The travelling worker, according to Gartner, requires a far more lightweight solution and is willing to trade size and some aspects of functionality for portability. These workers are still not able to get all the functionality they need from a tablet. What these workers require, according to the report is an ultrabook with enough power to perform demanding tasks, and portable enough to meet lifestyle needs.

The clamshell is still the most cost-effective device for traditional enterprise mobile and office workers.

GARTNER

What Mobile Enterprise Workers Need

Mobile enterprise workers need a device that they can work comfortably on while having the portability and flexibility to meet their demanding needs. This is still the exclusive domain of the ultrabook PC. Tablets are a great tool for many tasks, but they can still be awkward to use compared to ultrabooks.

King Creative managing director, Kebrasca Ratima said “The nature of our industry ensures our team are constantly on the road, and the ability to be fully productive at all times is crucial. Taking a lightweight laptop when travelling for business gives us the versatility to work at full capacity virtually anywhere.”

One practical hardware feature of a well-built commercial-grade notebook is a lie-flat screen – an invaluable feature for presenting and sharing information to clients or colleagues. A lie-flat screen allows mobile workers to clearly and easily demonstrate with visual examples and supporting documentation. End-users also need to be able to run a myriad of different applications on the one platform, something that many tablets are simply not capable of at this point due to limited processing power. Only a device with enough capability to run enterprise-grade applications can fulfil this need.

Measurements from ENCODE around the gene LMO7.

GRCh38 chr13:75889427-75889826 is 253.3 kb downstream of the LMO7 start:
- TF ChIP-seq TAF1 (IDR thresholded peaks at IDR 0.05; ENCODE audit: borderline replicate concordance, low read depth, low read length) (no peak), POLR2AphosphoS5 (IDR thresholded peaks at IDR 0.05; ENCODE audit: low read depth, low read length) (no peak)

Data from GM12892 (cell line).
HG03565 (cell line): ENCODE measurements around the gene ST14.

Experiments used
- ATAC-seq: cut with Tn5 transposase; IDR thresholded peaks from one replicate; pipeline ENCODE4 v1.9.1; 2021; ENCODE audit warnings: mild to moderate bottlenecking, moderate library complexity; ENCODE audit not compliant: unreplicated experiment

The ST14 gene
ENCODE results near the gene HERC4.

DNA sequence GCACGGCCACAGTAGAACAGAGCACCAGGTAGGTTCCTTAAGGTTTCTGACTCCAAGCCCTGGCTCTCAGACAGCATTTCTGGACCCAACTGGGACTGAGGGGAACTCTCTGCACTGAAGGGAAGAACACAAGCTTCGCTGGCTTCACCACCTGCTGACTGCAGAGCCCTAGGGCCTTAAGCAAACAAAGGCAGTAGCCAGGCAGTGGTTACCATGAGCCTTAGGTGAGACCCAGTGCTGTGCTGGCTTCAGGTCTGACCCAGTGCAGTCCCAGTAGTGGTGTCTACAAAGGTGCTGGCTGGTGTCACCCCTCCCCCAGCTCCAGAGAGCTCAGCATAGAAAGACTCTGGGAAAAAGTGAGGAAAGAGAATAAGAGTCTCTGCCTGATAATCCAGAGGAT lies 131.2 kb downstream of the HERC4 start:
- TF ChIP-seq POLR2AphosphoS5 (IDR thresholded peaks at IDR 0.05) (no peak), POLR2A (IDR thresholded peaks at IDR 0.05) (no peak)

The other big concern not only for end-users, but for IT departments, is security and device management. While there has been leaps and bounds in tablet security, most companies still struggle with implementing a successful mobile device management policy. In contrast, the security options available for PCs ensure a high level of security. Fingerprint scanners are just one example of how users and IT departments alike can gain peace of mind knowing that sensitive information remains secure in the hands of the mobile workforce.

The big advantage that the Ultrabook has over tablets is its ability to run an operating system that integrates seamlessly into an existing IT infrastructure. Such software is far easier to manage and requires little extra effort on the part of IT departments.

Storage is often overlooked as a concern for mobile workers. The increasing use of Cloud deployments has left some IT buyers with the opinion that workers need less local storage options than they once did. This is true, but again, slightly misleading.

Cloud storage cannot as yet match the speed of local storage needs. This is mainly due to its dependency on internet connections. Data stored on the Cloud is only as good as the connection it is accessed through. Local storage on the other hand is not limited by location or internet connection. Workers who fly frequently will be happier with an ultrabook than a tablet no matter how powerful.